• общежи́тиеобщежи́тиях

  • ве́рсияве́рсиях

  • пла́тьепла́тьях


There’s a reason the prepositional case is called the “prepositional”: It’s the only case in Russian that’s always used with some preposition. Let’s take a look at three of the most common prepositions that are used with this case.

  1. в is a preposition in Russian that often has the sense of in or at in English. Here are a few examples:

    • в маши́неin the car

    • в ко́матеin the room

    • в университе́теat/in the university

  2. на is a preposition in Russian that often translates to on or at in English. Here are a few examples:

    • на конце́ртеat the concert

    • на столе́on the table

    • на ле́кцииat the lecture

  3. о with prepositional case endings means about in the sense of “talking about” or “thinking about”, etc. Here are a few examples:

    • о конце́ртеabout the concert

    • о Росси́иabout Russia

    • об етой книгеabout this book

    In the last example you can see that о has an alternate form об which is used before words that start with vowel sounds. It’s not unlike a vs an in English.

Works Cited

  1. Brown, Nicholas. The New Penguin Russian Course: A Complete Course for Beginners. Penguin, 1996.

  2. Ford, Curtis, Jr. “The Letters of the Three Spelling Rules of Russian.” YouTube, uploaded by Russian grammar, 22 Sep. 2013,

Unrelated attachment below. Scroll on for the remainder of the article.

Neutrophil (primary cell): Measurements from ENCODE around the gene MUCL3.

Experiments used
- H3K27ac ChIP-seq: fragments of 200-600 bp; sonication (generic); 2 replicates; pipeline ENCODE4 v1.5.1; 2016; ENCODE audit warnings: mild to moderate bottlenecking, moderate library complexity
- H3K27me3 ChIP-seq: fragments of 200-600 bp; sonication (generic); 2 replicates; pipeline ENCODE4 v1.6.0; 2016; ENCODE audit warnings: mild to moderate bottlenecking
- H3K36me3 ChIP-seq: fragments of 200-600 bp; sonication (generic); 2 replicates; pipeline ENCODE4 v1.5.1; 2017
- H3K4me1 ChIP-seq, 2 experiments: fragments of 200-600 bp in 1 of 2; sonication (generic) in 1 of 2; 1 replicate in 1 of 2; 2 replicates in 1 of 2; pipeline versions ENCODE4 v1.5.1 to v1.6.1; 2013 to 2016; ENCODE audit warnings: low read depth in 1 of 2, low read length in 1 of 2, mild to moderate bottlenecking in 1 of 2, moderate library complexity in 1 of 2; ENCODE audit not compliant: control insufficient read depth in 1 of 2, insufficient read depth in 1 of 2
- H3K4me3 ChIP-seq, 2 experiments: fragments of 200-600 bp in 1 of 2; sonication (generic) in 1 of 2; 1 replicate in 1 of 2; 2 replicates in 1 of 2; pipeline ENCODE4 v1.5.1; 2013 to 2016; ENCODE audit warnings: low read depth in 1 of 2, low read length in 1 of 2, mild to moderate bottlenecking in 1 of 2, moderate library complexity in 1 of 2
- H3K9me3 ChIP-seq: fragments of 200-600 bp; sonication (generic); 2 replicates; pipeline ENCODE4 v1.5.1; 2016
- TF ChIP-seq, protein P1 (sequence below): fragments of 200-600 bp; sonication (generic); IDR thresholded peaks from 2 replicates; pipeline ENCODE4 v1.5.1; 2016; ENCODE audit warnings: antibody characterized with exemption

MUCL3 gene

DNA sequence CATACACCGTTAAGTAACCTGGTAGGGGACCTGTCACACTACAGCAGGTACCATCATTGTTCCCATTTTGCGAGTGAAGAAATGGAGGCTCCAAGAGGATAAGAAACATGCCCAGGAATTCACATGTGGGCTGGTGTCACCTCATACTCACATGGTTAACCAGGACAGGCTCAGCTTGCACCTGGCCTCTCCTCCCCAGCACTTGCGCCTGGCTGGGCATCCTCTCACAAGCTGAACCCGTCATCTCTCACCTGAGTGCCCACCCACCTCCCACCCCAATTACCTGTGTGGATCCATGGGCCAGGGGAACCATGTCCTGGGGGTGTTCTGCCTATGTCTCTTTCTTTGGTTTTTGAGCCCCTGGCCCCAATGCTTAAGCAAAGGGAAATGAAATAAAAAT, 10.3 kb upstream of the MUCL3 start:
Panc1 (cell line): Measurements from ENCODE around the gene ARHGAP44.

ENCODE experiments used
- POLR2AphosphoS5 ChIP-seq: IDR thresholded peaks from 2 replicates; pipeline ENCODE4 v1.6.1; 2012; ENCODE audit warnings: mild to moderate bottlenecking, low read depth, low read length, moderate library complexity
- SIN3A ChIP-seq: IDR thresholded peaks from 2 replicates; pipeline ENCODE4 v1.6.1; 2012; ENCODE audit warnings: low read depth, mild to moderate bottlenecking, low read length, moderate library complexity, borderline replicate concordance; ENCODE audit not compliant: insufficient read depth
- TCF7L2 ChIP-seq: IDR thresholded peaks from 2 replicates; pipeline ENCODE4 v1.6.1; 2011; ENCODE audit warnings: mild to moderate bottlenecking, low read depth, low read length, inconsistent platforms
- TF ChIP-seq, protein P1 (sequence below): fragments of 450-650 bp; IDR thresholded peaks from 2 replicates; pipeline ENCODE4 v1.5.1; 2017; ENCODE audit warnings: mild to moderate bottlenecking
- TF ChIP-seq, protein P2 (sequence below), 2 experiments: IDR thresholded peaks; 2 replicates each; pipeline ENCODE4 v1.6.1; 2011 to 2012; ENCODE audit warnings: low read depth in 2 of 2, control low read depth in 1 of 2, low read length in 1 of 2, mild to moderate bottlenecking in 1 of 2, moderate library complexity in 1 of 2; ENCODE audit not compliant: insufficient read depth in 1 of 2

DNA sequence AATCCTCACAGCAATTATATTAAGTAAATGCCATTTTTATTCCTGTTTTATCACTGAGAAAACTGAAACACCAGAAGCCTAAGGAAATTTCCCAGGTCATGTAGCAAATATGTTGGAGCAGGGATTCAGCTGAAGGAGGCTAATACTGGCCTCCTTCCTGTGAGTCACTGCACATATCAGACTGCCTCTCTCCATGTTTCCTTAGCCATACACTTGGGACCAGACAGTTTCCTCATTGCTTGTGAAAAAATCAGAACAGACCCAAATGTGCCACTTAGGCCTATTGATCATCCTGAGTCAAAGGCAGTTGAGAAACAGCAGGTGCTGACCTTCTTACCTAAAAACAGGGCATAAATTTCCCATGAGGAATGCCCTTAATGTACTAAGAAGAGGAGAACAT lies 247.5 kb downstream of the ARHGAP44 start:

3. Ford, Curtis, Jr. “Adjectives and Spelling Rules.” YouTube, uploaded by Russian grammar, 16 Sep. 2015,

  4. Ford, Curtis, Jr. “Russian Verbs: First (е/ё) Conjugation.” YouTube, uploaded by Russian grammar, 27 Mar. 2013.

  5. Ford, Curtis, Jr. “Russian Verbs: Second (-и-) Conjugation.” YouTube, uploaded by Russian grammar, 27 Mar. 2013.

  6. Ford, Curtis, Jr. “Possession and Ownership in Russian.” YouTube, uploaded by Russian grammar, 2 Jun. 2013.

  7. Ford, Curtis, Jr. “Russian Pronunciation: Final Devoicing.” YouTube, uploaded by Russian grammar, 4 Jun. 2013.

  8. Ford, Curtis, Jr. “Russian Pronunciation: Voicing in Clusters.” YouTube, uploaded by Russian grammar, 13 Jun. 2013.

  9. Ford, Curtis, Jr. “Russian Cases - Nouns in the Prepositional.” YouTube, uploaded by Russian grammar, 17 Jun. 2013,

  10. Ford, Curtis, Jr. “Russian Cases - Usage of the Prepositional.” YouTube, uploaded by Russian grammar, 17 Jun. 2013,